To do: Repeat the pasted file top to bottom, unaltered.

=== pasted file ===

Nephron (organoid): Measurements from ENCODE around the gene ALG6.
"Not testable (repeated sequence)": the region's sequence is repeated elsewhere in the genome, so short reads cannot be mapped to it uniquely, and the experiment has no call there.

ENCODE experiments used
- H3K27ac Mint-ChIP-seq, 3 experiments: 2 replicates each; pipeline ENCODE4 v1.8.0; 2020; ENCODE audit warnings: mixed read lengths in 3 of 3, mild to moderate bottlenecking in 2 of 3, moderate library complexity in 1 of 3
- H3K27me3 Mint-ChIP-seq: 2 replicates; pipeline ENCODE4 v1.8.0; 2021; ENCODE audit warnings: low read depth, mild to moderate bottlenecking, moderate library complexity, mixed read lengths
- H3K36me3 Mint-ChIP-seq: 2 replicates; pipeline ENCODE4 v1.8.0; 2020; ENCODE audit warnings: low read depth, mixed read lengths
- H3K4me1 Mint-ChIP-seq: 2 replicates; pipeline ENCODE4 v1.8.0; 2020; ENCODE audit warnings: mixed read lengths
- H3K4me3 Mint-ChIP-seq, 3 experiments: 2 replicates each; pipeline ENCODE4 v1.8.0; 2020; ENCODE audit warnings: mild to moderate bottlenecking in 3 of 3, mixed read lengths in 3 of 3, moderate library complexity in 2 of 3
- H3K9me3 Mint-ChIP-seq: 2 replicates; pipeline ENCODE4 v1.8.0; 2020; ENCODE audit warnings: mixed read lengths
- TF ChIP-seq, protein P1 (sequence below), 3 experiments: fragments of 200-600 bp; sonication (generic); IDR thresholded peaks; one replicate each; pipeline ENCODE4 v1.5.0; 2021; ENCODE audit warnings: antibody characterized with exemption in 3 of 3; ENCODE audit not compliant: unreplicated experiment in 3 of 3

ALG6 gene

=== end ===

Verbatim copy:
Nephron (organoid): Measurements from ENCODE around the gene ALG6.
"Not testable (repeated sequence)": the region's sequence is repeated elsewhere in the genome, so short reads cannot be mapped to it uniquely, and the experiment has no call there.

ENCODE experiments used
- H3K27ac Mint-ChIP-seq, 3 experiments: 2 replicates each; pipeline ENCODE4 v1.8.0; 2020; ENCODE audit warnings: mixed read lengths in 3 of 3, mild to moderate bottlenecking in 2 of 3, moderate library complexity in 1 of 3
- H3K27me3 Mint-ChIP-seq: 2 replicates; pipeline ENCODE4 v1.8.0; 2021; ENCODE audit warnings: low read depth, mild to moderate bottlenecking, moderate library complexity, mixed read lengths
- H3K36me3 Mint-ChIP-seq: 2 replicates; pipeline ENCODE4 v1.8.0; 2020; ENCODE audit warnings: low read depth, mixed read lengths
- H3K4me1 Mint-ChIP-seq: 2 replicates; pipeline ENCODE4 v1.8.0; 2020; ENCODE audit warnings: mixed read lengths
- H3K4me3 Mint-ChIP-seq, 3 experiments: 2 replicates each; pipeline ENCODE4 v1.8.0; 2020; ENCODE audit warnings: mild to moderate bottlenecking in 3 of 3, mixed read lengths in 3 of 3, moderate library complexity in 2 of 3
- H3K9me3 Mint-ChIP-seq: 2 replicates; pipeline ENCODE4 v1.8.0; 2020; ENCODE audit warnings: mixed read lengths
- TF ChIP-seq, protein P1 (sequence below), 3 experiments: fragments of 200-600 bp; sonication (generic); IDR thresholded peaks; one replicate each; pipeline ENCODE4 v1.5.0; 2021; ENCODE audit warnings: antibody characterized with exemption in 3 of 3; ENCODE audit not compliant: unreplicated experiment in 3 of 3

ALG6 gene